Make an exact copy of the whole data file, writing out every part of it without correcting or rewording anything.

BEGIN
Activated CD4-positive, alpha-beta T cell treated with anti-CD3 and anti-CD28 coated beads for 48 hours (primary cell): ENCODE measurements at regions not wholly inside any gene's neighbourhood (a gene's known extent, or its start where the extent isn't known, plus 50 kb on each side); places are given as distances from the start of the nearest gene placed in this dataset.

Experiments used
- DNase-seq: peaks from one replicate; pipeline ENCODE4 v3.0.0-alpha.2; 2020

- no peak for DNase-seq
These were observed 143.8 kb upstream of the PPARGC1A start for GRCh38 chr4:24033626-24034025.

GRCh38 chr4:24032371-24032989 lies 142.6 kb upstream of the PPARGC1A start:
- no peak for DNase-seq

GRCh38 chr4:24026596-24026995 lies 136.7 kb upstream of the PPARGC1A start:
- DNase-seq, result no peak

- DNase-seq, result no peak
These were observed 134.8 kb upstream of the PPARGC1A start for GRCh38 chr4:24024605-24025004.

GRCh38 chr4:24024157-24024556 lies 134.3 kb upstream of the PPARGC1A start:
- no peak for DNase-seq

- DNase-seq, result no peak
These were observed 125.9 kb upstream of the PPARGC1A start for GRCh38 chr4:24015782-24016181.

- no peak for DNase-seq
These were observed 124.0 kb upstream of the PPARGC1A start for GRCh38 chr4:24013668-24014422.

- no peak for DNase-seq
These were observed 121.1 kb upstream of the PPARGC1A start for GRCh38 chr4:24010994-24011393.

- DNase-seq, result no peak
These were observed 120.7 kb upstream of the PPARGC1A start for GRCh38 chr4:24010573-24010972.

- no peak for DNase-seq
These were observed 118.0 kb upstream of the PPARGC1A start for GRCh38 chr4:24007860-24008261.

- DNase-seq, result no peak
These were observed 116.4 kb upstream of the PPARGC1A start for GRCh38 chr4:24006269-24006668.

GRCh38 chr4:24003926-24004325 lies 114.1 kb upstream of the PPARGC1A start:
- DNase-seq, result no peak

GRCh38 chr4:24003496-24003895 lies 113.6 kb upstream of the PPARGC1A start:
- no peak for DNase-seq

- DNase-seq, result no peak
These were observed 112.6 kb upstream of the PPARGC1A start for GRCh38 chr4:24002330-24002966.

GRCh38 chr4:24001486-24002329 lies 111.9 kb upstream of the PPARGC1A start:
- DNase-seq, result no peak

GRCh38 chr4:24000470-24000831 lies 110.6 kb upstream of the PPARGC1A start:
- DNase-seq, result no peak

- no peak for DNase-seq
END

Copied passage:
Activated CD4-positive, alpha-beta T cell treated with anti-CD3 and anti-CD28 coated beads for 48 hours (primary cell): ENCODE measurements at regions not wholly inside any gene's neighbourhood (a gene's known extent, or its start where the extent isn't known, plus 50 kb on each side); places are given as distances from the start of the nearest gene placed in this dataset.

Experiments used
- DNase-seq: peaks from one replicate; pipeline ENCODE4 v3.0.0-alpha.2; 2020

- no peak for DNase-seq
These were observed 143.8 kb upstream of the PPARGC1A start for GRCh38 chr4:24033626-24034025.

GRCh38 chr4:24032371-24032989 lies 142.6 kb upstream of the PPARGC1A start:
- no peak for DNase-seq

GRCh38 chr4:24026596-24026995 lies 136.7 kb upstream of the PPARGC1A start:
- DNase-seq, result no peak

- DNase-seq, result no peak
These were observed 134.8 kb upstream of the PPARGC1A start for GRCh38 chr4:24024605-24025004.

GRCh38 chr4:24024157-24024556 lies 134.3 kb upstream of the PPARGC1A start:
- no peak for DNase-seq

- DNase-seq, result no peak
These were observed 125.9 kb upstream of the PPARGC1A start for GRCh38 chr4:24015782-24016181.

- no peak for DNase-seq
These were observed 124.0 kb upstream of the PPARGC1A start for GRCh38 chr4:24013668-24014422.

- no peak for DNase-seq
These were observed 121.1 kb upstream of the PPARGC1A start for GRCh38 chr4:24010994-24011393.

- DNase-seq, result no peak
These were observed 120.7 kb upstream of the PPARGC1A start for GRCh38 chr4:24010573-24010972.

- no peak for DNase-seq
These were observed 118.0 kb upstream of the PPARGC1A start for GRCh38 chr4:24007860-24008261.

- DNase-seq, result no peak
These were observed 116.4 kb upstream of the PPARGC1A start for GRCh38 chr4:24006269-24006668.

GRCh38 chr4:24003926-24004325 lies 114.1 kb upstream of the PPARGC1A start:
- DNase-seq, result no peak

GRCh38 chr4:24003496-24003895 lies 113.6 kb upstream of the PPARGC1A start:
- no peak for DNase-seq

- DNase-seq, result no peak
These were observed 112.6 kb upstream of the PPARGC1A start for GRCh38 chr4:24002330-24002966.

GRCh38 chr4:24001486-24002329 lies 111.9 kb upstream of the PPARGC1A start:
- DNase-seq, result no peak

GRCh38 chr4:24000470-24000831 lies 110.6 kb upstream of the PPARGC1A start:
- DNase-seq, result no peak

- no peak for DNase-seq